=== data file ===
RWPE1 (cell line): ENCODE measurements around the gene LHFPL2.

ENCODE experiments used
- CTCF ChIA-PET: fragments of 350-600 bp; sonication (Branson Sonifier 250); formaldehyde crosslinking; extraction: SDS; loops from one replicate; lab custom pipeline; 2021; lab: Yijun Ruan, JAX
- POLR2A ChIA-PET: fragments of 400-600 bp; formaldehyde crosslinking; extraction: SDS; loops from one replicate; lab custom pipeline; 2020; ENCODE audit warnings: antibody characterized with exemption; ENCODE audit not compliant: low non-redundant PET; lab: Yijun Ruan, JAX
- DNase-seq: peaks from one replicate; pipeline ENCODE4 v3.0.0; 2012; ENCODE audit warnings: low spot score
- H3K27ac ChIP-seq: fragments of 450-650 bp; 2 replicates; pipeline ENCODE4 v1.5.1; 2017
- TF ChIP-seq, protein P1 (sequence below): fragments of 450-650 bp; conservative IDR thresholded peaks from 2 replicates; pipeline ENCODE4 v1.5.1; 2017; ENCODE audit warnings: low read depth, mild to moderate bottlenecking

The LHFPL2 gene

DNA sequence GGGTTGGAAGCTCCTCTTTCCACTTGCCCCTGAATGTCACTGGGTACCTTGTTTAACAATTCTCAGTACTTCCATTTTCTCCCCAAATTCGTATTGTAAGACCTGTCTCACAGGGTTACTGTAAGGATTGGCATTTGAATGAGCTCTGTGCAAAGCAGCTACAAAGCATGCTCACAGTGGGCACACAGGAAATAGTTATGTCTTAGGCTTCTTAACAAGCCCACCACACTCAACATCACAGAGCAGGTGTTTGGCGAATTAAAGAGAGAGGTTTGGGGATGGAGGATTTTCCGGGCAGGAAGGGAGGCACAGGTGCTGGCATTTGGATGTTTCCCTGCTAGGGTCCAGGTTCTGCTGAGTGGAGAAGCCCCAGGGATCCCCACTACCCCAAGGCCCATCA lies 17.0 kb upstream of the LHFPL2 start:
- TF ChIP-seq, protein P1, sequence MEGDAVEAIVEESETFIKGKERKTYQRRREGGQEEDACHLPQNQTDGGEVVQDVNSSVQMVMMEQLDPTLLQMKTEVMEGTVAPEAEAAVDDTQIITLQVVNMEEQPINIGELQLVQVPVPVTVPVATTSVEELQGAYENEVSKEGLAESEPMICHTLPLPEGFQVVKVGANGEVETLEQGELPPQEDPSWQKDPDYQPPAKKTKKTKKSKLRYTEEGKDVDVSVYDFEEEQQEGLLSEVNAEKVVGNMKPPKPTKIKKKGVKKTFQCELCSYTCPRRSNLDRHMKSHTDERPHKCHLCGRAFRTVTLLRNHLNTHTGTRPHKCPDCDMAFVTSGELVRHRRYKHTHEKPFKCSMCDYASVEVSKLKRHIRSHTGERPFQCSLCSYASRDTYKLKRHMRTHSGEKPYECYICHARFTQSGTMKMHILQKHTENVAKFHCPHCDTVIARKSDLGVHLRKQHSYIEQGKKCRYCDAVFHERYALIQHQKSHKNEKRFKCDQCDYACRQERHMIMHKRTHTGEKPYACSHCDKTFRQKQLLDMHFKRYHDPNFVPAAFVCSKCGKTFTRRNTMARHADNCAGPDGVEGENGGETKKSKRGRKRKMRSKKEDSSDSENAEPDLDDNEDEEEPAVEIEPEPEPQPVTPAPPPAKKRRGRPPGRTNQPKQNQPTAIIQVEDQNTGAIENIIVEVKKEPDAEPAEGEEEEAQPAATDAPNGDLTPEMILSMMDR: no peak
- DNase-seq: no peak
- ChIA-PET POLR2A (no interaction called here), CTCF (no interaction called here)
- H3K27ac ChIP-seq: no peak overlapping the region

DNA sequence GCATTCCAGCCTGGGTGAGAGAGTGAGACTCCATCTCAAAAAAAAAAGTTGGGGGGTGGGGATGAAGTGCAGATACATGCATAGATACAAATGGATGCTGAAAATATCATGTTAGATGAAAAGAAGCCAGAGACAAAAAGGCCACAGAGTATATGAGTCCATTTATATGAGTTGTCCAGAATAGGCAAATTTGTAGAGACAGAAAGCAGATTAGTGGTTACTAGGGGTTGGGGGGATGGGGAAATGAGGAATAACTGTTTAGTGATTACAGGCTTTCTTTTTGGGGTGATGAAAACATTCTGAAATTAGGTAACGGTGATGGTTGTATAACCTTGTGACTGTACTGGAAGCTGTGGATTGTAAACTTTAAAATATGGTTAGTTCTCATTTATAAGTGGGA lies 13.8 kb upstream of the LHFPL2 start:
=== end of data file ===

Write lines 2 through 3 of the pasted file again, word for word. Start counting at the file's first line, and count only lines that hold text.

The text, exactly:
ENCODE experiments used
- CTCF ChIA-PET: fragments of 350-600 bp; sonication (Branson Sonifier 250); formaldehyde crosslinking; extraction: SDS; loops from one replicate; lab custom pipeline; 2021; lab: Yijun Ruan, JAX